30 November 2012

Zeroing in On HIV/Aids in Africa - AfDB Joins Call for Zero New Infections, Zero Discrimination and Zero Deaths

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On December 1st, 2012, the African Development Bank (AfDB) will commemorate World AIDS Day at its headquarters in Tunis and field offices in 34 African countries. A resolute message was sent around the world by governments, NGOs, development agencies and civil societies: It's time to get to zero; zero new HIV infections, zero discrimination and zero AIDS-related deaths.

Africa has come a long way in fighting HIV/AIDS since the first case of the disease was reported 30 years ago. It went on to destroy the lives of 24 million people and their families and led to massive socio-economic and developmental challenges.

However, the continent is fighting back through concerted international and local campaigns, funding and education drives. In the past 7 years, AIDS-related deaths declined by 32% while new infections are also decreasing.

The AfDB supports African countries through a wide range of initiatives resulting in high impact interventions in the fight against HIV/AIDS.

In Benin, the AfDB is involved in training health workers, screening 200,000 people and treating 7,305 HIV-positive individuals. It has also deployed innovative ways to reach out to communities and ensure that they seek testing and treatment.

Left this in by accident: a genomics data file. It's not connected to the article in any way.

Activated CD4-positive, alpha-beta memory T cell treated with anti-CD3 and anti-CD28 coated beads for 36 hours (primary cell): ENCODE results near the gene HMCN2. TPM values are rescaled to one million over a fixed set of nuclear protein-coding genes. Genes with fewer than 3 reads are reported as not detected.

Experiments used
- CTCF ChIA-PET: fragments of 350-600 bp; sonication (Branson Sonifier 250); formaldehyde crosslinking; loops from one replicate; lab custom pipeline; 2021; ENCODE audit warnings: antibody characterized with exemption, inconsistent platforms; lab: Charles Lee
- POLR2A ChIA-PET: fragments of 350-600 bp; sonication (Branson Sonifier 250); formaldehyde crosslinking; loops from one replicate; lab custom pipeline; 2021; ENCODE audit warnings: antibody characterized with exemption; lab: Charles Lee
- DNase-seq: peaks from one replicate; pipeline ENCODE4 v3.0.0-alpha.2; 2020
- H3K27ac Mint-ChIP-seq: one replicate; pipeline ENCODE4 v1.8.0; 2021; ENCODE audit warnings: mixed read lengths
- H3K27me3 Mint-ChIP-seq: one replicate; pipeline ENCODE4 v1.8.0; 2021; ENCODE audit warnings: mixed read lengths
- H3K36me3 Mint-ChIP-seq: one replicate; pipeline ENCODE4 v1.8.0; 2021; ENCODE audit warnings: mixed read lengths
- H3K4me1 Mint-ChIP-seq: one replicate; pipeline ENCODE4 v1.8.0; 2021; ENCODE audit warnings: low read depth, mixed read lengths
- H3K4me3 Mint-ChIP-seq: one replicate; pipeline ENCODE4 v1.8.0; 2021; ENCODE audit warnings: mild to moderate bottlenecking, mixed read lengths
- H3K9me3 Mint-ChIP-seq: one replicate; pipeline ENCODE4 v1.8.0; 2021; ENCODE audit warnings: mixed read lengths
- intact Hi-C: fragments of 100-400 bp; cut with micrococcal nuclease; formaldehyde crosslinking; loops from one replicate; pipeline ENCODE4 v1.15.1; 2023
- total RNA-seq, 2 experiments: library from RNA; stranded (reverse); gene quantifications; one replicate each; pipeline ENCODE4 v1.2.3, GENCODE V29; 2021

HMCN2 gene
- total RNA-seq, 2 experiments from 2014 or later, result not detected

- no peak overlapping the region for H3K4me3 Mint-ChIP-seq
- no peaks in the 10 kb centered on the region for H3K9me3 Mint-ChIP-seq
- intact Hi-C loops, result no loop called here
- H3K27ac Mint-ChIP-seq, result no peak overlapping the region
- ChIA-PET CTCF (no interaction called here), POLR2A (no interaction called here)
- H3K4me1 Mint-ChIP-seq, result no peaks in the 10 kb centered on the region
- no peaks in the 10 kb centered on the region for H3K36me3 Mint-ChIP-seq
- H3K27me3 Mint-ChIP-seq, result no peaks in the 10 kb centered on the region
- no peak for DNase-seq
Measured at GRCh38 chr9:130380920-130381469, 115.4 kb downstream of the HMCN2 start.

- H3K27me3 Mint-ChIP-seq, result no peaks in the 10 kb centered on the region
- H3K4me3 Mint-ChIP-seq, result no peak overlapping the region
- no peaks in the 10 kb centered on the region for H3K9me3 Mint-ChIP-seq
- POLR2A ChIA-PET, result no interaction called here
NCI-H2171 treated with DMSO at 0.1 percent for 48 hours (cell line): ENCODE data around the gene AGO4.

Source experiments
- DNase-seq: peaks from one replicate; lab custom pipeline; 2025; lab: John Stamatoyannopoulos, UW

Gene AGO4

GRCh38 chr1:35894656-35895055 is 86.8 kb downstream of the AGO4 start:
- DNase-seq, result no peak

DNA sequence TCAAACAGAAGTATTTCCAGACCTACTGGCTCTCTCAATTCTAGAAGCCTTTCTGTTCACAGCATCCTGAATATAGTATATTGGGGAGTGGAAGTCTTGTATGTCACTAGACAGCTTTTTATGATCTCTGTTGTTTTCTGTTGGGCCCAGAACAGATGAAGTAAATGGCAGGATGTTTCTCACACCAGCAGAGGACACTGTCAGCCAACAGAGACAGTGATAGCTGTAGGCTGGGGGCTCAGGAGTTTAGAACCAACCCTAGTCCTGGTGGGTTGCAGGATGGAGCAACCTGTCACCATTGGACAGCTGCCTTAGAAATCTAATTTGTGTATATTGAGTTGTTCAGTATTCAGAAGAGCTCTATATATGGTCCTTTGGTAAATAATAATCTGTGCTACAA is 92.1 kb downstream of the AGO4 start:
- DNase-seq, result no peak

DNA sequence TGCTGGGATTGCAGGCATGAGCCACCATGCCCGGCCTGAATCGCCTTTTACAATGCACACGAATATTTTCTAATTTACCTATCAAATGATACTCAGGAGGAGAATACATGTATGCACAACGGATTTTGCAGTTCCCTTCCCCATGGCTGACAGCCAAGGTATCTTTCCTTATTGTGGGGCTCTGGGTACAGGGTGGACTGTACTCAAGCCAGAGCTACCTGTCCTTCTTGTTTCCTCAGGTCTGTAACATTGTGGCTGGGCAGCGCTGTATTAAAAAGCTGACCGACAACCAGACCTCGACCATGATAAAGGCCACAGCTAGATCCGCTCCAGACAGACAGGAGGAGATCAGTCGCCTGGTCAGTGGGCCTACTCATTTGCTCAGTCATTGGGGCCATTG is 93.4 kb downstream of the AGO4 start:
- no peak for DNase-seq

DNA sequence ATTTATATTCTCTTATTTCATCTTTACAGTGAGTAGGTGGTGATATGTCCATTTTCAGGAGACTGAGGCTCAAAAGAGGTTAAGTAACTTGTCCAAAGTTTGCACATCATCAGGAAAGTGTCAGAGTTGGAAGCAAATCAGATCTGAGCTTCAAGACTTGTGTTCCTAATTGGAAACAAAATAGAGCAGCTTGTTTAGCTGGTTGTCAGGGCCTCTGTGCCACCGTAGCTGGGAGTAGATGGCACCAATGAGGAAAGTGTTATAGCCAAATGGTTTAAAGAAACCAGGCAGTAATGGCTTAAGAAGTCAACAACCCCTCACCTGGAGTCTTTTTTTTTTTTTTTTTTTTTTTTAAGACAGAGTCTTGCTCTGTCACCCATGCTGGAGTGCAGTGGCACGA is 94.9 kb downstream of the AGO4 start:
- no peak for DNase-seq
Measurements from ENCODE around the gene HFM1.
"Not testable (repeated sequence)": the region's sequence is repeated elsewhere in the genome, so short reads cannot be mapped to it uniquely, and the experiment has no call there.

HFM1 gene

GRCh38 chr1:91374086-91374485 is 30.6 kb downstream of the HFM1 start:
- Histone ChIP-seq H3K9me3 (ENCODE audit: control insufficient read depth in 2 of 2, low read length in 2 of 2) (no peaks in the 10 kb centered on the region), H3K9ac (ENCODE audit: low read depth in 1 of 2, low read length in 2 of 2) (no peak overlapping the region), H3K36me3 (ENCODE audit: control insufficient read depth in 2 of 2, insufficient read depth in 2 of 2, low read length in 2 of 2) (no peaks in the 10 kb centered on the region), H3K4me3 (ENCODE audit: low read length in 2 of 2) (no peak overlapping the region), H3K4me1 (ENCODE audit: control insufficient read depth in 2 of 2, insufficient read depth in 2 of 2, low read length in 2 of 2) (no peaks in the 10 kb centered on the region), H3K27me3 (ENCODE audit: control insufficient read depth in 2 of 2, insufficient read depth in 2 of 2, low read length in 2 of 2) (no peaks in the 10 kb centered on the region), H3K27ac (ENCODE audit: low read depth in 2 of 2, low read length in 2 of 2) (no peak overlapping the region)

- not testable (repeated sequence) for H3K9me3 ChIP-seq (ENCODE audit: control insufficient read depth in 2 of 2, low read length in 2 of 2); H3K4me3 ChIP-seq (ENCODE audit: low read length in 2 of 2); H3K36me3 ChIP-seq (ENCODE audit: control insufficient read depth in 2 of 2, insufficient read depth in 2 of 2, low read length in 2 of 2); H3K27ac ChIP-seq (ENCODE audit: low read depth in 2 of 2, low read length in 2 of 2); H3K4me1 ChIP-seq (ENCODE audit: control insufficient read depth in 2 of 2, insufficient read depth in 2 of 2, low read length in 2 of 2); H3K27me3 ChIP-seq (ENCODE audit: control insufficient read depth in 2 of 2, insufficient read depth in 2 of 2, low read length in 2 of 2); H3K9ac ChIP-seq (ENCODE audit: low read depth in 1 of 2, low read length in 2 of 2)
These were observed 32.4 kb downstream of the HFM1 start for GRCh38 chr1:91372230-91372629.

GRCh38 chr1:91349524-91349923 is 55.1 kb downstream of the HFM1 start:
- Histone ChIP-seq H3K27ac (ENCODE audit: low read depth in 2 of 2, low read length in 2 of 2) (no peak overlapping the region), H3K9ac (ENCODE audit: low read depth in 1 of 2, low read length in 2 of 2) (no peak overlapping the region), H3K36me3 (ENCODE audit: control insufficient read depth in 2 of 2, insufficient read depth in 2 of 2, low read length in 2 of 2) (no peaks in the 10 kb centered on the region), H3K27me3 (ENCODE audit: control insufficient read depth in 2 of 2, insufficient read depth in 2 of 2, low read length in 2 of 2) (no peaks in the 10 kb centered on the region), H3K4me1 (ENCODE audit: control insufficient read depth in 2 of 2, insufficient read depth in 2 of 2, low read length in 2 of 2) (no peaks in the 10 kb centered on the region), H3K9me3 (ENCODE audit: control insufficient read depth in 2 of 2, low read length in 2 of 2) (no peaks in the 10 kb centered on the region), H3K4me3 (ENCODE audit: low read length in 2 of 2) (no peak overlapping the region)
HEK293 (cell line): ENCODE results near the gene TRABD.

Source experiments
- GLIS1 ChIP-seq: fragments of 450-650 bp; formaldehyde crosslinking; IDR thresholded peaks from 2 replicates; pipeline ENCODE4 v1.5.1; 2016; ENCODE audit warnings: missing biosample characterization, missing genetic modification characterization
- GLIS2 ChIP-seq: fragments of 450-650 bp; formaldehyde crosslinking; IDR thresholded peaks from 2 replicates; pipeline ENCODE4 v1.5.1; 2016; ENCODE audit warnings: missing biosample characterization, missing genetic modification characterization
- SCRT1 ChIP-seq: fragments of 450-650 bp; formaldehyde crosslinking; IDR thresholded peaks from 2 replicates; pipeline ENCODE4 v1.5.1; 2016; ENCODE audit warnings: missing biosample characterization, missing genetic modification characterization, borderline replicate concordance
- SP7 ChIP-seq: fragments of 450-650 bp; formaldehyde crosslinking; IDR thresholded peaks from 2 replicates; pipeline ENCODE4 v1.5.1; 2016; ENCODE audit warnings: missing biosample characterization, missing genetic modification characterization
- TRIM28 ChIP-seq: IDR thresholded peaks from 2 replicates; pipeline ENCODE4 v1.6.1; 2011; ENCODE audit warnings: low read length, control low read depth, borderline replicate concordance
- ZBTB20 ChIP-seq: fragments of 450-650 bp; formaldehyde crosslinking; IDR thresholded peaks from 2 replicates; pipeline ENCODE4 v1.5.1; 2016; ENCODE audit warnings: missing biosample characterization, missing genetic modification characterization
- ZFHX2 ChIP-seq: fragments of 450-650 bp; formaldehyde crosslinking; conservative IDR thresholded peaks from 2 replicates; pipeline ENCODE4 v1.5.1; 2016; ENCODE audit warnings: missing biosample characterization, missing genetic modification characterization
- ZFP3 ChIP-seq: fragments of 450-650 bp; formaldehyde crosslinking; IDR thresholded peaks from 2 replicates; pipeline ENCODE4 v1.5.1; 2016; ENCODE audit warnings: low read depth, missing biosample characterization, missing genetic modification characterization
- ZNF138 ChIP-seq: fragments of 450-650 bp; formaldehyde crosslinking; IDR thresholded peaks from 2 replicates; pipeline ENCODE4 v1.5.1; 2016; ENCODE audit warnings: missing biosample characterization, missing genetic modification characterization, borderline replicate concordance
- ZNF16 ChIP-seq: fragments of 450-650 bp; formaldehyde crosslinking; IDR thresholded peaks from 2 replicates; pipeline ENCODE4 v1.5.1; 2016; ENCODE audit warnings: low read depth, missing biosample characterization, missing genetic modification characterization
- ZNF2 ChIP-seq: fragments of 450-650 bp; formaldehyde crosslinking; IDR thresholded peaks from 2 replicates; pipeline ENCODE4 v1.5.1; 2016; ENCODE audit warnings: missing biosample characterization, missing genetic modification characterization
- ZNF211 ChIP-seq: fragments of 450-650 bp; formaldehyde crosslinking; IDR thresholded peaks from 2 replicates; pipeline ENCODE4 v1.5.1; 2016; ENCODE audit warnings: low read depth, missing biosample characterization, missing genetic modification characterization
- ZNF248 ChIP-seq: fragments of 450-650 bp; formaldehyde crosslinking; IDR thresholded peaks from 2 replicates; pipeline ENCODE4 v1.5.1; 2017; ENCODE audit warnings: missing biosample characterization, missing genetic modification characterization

In Kenya, more than 840 teachers and non-formal education tutors were trained in HIV/AIDS guidance and counselling. In Burkina Faso, 5301 village committee members were trained in community health outreach and 38 community associations were supported in carrying out community-based programs, resulting in 7,000 awareness activities conducted in 1,653 villages.

As part of its new Human Capital Development Strategy, the AfDB will continue to invest in the education and training of highly skilled health workers. It will invest in science, technology and innovation and in education to support research and the development of health industries and pharmaceuticals sectors, creating viable health labour markets that retain skilled professionals.

The AfDB will continue to mainstream HIV/AIDS management and control. Most importantly, AfDB is putting a relevant and timely intervention on the global and regional agenda, value for money. This is the way forward in the current resource constrained environment, building a sustainable and country= owned response to HIV/AIDS in Africa.

Its core aim is to continue to avail the next generation of Africans an AIDS-free future.

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